1. The East India Company grave advance loans to the weavers to buy raw materials. In this way the permanently engaged weavers fell in the trap of debt.

2. Also the company employed go mas this who supervised the production of cotton and silk textiles at the weaver’s end.

3. He watched if weavers are not working for any other European company or local Indian merchants.

Hence in these ways the East India Company procured regular supplies of cotton and silk textiles from Indian weavers.

Q.3  Imagine that you have been asked to write an article for an encyclopedia on Britain and the history of cotton. Write your piece using information from the entire chapter.    

1. Britain had successfully controlled and dominated the trade in cotton (raw material), cotton fabrics of coarser or fine varities.

2. It had established markets all over its colonies for selling the Manchester made cotton textiles, which was cheaper than the handmade cotton clothes.

3. Britain had really found ways to make enormous profits from the trade in cotton.

4. The East India Company indebted Indian weavers and supervised them with the help of gomasthas. The ensured regular supply of both handmade fine variety of cotton fabric as well as raw cotton.

5. Within Britain, the industrial growth began with the development of cotton textile mills at various places.

Hence, Britain , had enjoyed a good position in world economic history for more than five centuries, due to the control of cotton trade.

Q.4  Why did the industrial production in India increase during the First World War?

India witnessed increased Indus – trial production during the First World War due to following reasons:

1. British industries began to produce for war. Hence, they stopped exporting goods or clothes for colonial market in India.

2. It was a good opportunity for India industries to fill in empty India markets with their products. It was done so, Therefore, industrial production increased.

3. Also the British colonial govern- ment asked Indian factories to supply war needs ; jute bags, clothe for army uniforms tents and leather boots, horse and mule saddle , etc.

4. The increased demands of variety of products led to the setting up of new factories and multiple shifts in the old ones.

5. Many new workers were employed and everyone was made to work longer hours.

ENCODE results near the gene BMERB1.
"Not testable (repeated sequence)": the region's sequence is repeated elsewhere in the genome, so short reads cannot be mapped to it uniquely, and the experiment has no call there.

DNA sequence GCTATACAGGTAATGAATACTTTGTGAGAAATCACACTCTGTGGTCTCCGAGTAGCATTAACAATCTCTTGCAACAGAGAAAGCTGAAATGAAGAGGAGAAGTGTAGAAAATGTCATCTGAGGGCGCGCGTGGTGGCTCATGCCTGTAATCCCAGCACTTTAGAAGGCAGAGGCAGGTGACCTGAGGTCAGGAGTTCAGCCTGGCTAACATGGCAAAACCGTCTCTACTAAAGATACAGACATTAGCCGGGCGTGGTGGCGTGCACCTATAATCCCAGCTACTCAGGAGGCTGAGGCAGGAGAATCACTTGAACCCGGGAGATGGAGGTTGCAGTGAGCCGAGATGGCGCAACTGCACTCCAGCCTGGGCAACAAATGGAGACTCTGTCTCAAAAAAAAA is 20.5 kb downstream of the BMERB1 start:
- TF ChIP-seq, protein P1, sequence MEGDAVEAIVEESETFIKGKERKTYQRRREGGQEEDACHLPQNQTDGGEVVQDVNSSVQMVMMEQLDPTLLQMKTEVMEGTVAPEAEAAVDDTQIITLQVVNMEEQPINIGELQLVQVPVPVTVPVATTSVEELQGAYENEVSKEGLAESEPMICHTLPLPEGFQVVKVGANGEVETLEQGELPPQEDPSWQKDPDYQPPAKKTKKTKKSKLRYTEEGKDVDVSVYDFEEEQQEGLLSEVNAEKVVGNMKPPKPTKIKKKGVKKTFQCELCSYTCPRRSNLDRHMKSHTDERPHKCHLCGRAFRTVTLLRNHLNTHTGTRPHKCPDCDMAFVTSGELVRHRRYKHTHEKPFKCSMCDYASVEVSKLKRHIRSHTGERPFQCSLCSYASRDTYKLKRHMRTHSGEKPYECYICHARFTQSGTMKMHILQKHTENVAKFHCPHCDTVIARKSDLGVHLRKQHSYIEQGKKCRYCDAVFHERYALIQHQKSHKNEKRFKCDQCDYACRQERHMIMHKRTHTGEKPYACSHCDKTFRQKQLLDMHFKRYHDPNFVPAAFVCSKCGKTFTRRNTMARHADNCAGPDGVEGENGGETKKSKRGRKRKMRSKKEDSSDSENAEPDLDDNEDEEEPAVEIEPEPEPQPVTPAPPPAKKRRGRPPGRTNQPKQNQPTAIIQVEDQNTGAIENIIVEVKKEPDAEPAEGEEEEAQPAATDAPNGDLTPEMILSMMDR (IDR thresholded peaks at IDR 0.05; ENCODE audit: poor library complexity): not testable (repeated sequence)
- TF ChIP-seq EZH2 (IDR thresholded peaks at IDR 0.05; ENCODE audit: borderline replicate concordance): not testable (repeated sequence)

All this led to boom in the industrial production in India, during the First World War.

Project

Q.5  Select any one industry in your region and find out its history. How has the technology changed? Where do workers came from? How are the products advertised and marketed? Try and talk to the employers and some workers to get their views about the industry’s history.

[Hints :]

1. Students can choose any neighboring industry in their region locality. For example in Gurgaon, Maruti cars are manufactured.

2. Students can explore the technological changes that took place in car manufacturing industry. For example, Henry Ford introduced “Assembly Line” in car manufacturing that increased car production many a times.

3. In gurgaon Maruti- factory, for example, most of the workers come from Delhi and Gurgaon.

4. The advertisements of various models of Maruti car are frequently telecaster on television. Once can find them in newspapers, magazines, public places and hoarding etc. The cars are marketed by agencies, or showroom owners. You can also personally interview employers and workers of Maruti company.

Additional Questions

Short Answer Type Questions (30 Words)

Q.1  What is meant by proto – industrialization?    

1. The proto- industrialization was the phase before the industrialization.

2. During this England and Europe produced industrial goods on a large- scale even before the factories were established there.

Q.2   Which city of England became “the finishing centre”?

1. London the capital of England, was a sea- port also.

2. It became the finishing centre. The goods from all over England were brought here to be finished.

Short Answer Type Questions (60-80 Words)

Q.3   Why did merchants choose countryside for production of clothes rather than town?  

1. During the 17th and 18th centuries, there existed urban crafts and trade guids in the towns of England.

2. These guids prevented the expanded production within towns.

3. They not only controlled production but also trained crafts people, regulated competition and prices, and restricted the entry of new people into the trade.

4. Rulers granted different guilds the monopoly right to produce and trade in specific products.

5. It was therefore difficult for new merchants to set up business in town. So they turned to the countryside.

Q.4   During the proto- industrial phase, what did the merchant clothier in England do?

The merchant clothier in England did following things :

1. He purchased wool from a wool stapler.

2. He carried wool to the spinners.

3. The yarn (thread) that was spun was taken in subsequent stages of production to weavers, fullers and then to dyers.

4. Then the finishing was done in London and cloth was sold to the export merchant.

Long Answer Type Question (100 – 125 Words)

Q.5 In the mid- 19th century Britain, “Handmade products were produced more than the machine products.” Why?

The production of handmade product was hight than the machine products in the mid- 19th century Britain because of the following reasons :

1. Handmade products had larger range than the machine products.

2. Machines produced only uniform or standardized designs or goods for mass market. Whereas, the demand was for goods with intricate designs and specific shapes, which required human skill and not the mechanical technology.

3. In the Victorian Britain, the upper classes, the aristocrats and the bourgeoisie preferred things produced by hand.

4. Handmade products came to symbolize refinement and class.

5. They were better finished, individually produced and carefully designed.